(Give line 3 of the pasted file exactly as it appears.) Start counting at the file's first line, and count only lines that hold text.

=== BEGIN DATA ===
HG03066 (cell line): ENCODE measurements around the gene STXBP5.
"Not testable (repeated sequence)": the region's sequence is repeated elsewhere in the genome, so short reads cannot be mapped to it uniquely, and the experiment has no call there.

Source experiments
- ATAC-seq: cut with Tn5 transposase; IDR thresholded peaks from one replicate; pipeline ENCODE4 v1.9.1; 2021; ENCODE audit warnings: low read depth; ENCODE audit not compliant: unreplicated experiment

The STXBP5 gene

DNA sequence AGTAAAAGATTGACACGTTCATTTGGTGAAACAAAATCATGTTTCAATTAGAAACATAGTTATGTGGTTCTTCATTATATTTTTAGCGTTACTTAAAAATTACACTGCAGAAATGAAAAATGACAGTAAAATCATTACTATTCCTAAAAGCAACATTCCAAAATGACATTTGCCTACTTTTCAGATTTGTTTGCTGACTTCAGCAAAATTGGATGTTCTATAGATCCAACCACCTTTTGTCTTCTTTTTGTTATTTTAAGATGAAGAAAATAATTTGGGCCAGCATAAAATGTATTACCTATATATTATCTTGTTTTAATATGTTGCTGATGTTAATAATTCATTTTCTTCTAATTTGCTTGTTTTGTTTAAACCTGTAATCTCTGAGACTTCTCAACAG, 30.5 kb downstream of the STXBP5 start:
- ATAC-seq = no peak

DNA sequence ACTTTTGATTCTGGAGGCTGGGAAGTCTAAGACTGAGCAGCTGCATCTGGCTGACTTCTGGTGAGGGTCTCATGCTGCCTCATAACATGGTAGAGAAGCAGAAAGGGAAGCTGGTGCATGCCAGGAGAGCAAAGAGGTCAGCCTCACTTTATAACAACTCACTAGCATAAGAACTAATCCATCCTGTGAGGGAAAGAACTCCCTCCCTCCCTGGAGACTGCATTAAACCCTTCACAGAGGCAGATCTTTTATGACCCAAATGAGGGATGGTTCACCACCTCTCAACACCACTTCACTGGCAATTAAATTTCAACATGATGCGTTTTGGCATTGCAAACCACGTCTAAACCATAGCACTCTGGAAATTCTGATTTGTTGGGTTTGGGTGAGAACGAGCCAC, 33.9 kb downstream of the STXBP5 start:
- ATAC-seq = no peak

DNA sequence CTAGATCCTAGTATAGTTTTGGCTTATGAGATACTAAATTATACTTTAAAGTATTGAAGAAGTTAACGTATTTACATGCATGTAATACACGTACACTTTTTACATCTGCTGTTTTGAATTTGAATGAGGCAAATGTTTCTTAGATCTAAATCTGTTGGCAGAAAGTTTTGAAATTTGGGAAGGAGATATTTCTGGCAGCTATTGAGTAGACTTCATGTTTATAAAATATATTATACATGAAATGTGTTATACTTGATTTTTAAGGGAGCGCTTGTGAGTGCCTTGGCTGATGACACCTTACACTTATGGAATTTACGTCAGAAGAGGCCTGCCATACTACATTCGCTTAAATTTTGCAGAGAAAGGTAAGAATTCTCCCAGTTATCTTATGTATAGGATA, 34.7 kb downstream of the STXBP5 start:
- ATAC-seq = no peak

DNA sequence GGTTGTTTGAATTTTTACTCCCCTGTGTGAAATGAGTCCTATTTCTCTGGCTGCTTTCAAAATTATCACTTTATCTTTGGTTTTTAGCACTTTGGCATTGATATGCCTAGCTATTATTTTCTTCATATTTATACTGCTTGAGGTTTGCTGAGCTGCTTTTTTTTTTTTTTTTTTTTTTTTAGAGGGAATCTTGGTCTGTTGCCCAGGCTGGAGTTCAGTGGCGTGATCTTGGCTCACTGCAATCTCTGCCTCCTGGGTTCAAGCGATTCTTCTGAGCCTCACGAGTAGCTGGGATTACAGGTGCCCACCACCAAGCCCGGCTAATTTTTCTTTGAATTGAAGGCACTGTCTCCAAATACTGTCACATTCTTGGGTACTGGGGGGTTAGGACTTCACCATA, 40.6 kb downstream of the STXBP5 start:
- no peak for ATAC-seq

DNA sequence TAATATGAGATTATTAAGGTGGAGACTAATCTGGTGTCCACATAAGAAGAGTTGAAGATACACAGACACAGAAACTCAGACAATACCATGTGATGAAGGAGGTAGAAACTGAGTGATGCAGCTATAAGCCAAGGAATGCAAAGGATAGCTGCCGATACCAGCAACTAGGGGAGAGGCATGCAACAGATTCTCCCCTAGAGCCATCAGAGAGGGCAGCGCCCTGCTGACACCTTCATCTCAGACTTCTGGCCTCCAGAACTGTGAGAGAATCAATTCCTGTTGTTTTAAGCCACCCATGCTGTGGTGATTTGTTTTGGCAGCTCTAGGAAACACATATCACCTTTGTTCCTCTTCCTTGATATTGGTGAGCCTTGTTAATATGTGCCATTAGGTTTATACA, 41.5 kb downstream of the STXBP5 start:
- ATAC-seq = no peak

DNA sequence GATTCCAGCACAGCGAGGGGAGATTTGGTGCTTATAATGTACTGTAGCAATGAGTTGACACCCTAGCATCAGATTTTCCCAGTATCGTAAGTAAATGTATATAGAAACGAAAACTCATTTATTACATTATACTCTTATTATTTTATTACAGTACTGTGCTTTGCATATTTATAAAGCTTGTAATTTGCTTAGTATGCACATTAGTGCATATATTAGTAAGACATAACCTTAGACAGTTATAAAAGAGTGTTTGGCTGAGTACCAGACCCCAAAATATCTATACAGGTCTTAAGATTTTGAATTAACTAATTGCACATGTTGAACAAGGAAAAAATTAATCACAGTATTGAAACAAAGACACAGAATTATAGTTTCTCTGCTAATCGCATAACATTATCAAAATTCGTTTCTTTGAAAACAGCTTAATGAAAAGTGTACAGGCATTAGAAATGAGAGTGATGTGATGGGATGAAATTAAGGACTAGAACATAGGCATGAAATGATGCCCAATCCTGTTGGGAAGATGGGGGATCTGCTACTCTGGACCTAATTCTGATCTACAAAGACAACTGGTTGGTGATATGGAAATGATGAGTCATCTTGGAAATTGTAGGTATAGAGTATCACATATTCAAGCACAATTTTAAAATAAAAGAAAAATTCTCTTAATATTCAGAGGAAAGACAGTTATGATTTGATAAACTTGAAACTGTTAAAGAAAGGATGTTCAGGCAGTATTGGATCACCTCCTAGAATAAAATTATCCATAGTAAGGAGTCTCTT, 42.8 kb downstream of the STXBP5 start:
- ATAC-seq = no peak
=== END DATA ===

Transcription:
Source experiments